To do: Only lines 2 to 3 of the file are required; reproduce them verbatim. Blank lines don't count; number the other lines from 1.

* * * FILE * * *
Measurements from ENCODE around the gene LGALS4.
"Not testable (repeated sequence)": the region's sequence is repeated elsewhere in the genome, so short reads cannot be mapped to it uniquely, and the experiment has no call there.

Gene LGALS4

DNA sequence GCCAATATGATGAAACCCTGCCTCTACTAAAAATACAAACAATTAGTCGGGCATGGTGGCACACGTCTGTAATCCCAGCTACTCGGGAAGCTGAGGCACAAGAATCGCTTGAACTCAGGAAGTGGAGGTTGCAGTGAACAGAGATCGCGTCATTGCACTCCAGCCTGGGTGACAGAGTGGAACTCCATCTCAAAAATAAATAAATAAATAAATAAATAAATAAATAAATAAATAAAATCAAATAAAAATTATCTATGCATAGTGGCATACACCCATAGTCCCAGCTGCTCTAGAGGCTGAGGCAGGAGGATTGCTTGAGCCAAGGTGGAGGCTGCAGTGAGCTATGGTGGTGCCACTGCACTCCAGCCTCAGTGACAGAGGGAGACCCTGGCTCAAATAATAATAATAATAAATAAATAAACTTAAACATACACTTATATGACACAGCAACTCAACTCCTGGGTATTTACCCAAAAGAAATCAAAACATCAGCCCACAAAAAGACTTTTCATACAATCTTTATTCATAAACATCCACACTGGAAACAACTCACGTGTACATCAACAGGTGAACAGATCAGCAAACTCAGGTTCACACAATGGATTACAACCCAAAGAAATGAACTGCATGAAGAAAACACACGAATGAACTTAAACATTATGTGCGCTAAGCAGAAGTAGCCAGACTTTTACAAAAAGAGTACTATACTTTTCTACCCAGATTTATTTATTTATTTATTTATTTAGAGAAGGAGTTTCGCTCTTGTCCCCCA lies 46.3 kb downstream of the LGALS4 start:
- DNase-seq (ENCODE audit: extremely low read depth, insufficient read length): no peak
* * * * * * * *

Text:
"Not testable (repeated sequence)": the region's sequence is repeated elsewhere in the genome, so short reads cannot be mapped to it uniquely, and the experiment has no call there.

Gene LGALS4